bsd needs more love — Does the power to serve include serving up desktops? Let’s find out. Jim Salter – Apr 9, 2020 10:45 am UTC Enlarge / We could have used one of these FreeBSD stress balls while trying to get a desktop running.This month’s Linux distro review isn’t of a Linux distribution at…
This month’s Linux distro review isn’t of a Linux distribution at all—instead, we’re taking a look at FreeBSD, the original gangster of free Unix-like operating systems.
The first FreeBSD release was in 1993, but the operating system’s roots go further back—considerably further back. FreeBSD started out in 1992 as a patch-release of Bill Jolitz’s 386BSD—but 386BSD itself came from the original Berkeley Software Distribution (BSD). BSD itself goes back to 1977—for reference, Richard Stallman was 14 years old then, and Linus Torvalds was only seven.
Before we get started, I’d like to acknowledge something upfront—our distro reviews include the desktop experience, and that is very much not FreeBSD’s strength. FreeBSD is far, far better suited to running as a headless server than as a desktop! We’re going to get a full desktop running on it anyway, because according to Lee Hutchinson, I hate myself—and also because we can’t imagine readers wouldn’t care about it.
FreeBSD does not provide a good desktop experience, to say the least. But if you’re hankering for a BSD-based desktop, don’t worry—we’re already planning a followup review of GhostBSD, a desktop-focused BSD distribution.
BSD’s not Linux
Linux is, itself, just a kernel—you need a software distribution wrapped around it to make a complete operating system. By contrast, FreeBSD is and has always been a complete operating system—both kernel and software ecosystem are managed and maintained by the same group of people.
In the past, this allowed FreeBSD to have a significantly more coherent layout than the typical Linux distribution. With a central committee overseeing design and maintenance of the entire OS as a whole, distinctions such as what goes in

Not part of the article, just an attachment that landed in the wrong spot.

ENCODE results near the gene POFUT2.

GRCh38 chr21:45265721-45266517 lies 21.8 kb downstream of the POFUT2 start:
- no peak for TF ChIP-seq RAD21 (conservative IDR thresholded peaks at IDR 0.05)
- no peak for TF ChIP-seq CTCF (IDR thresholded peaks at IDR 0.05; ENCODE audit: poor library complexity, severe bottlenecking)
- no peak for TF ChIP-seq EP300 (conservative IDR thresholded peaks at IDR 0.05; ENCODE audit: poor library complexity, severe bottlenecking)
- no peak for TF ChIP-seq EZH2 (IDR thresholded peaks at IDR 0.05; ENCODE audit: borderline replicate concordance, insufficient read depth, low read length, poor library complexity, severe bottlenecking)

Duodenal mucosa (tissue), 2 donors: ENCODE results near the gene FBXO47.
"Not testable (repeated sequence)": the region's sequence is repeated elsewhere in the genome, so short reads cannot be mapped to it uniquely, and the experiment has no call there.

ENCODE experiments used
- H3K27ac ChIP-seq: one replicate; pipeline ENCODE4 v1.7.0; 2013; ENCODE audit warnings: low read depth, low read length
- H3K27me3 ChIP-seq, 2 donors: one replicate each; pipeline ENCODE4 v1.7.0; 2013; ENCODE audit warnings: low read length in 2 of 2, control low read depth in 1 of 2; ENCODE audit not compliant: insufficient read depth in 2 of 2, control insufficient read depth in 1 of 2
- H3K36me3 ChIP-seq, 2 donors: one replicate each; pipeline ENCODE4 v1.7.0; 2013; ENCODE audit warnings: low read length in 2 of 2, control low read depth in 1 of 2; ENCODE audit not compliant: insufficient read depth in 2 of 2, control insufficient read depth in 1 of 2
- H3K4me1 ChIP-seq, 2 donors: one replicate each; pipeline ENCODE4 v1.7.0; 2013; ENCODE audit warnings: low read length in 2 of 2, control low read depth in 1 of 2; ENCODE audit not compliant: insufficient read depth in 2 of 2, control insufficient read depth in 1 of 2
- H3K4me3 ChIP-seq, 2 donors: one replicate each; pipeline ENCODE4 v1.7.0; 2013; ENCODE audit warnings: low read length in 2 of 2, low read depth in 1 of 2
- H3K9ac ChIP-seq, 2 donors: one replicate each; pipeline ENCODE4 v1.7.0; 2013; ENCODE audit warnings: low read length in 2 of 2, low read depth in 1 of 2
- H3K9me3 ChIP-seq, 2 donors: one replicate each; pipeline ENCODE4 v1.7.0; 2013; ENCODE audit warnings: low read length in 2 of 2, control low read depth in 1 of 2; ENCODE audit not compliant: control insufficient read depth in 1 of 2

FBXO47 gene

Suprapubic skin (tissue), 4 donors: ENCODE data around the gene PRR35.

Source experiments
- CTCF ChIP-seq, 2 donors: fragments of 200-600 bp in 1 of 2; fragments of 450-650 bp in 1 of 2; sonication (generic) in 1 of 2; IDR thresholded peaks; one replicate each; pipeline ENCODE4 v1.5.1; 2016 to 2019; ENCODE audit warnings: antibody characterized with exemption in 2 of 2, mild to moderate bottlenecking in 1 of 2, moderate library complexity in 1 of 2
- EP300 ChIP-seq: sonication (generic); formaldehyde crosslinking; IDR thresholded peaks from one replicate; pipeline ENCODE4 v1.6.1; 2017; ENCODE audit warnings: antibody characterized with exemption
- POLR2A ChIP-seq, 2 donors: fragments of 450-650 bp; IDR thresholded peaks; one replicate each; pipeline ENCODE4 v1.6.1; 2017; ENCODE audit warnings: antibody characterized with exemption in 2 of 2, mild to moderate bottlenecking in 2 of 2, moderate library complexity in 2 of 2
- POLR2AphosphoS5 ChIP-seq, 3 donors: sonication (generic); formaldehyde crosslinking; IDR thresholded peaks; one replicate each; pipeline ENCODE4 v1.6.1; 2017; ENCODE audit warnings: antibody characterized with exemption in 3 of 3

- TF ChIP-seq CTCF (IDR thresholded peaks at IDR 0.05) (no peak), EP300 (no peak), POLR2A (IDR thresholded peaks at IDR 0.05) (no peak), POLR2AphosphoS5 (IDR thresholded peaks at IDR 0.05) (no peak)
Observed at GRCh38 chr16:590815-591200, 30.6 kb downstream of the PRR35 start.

/usr/local/bin were more consistently and easily enforced.
With that said, the importance of this difference has eroded significantly over the last 20 years. Modern Linux distros tend to have large and very professional organizations behind them—it’s difficult to see how the FreeBSD committee’s oversight of FreeBSD as an entire operating system differs significantly from Canonical’s oversight over Ubuntu or Red Hat’s over CentOS and Fedora.
One thing that remains different between the two camps is the kernel license. The Linux kernel is licensed GPLv2, and the core Linux kernel developers can be notoriously cranky about potential violations of that license. FreeBSD’s kernel, along with most code authored by the FreeBSD project, is licensed under the two-clause BSD license.
If you’re not completely up to speed on open source licenses, we can sum up the difference in a nutshell—the GPL requires derivative code to also be licensed GPL, and the BSD license does not. The GPL also has a curious definition of what it means to be “derivative”—under the terms of the GPL, any code that links to GPL code is “derivative” and subject to compatible licensing requirements.
The ZFS filesystem is a famous example of the GPL’s definition of “derivative” being turned on its head. ZFS was originally developed for Solaris and had been ported to FreeBSD before eventually getting ported to Linux. It is clear that ZFS isn’t “derivative” of Linux in any normal usage of the word.
Since a kernel module must link to the kernel, any kernel module—regardless of its actual development history—is therefore a “derivative” work according to the GPL. This is controversial, and in practice, there are many outright proprietary kernel modules—such as Nvidia’s proprietary binary driver module. Regardless, it’s a sticking point for many kernel developers.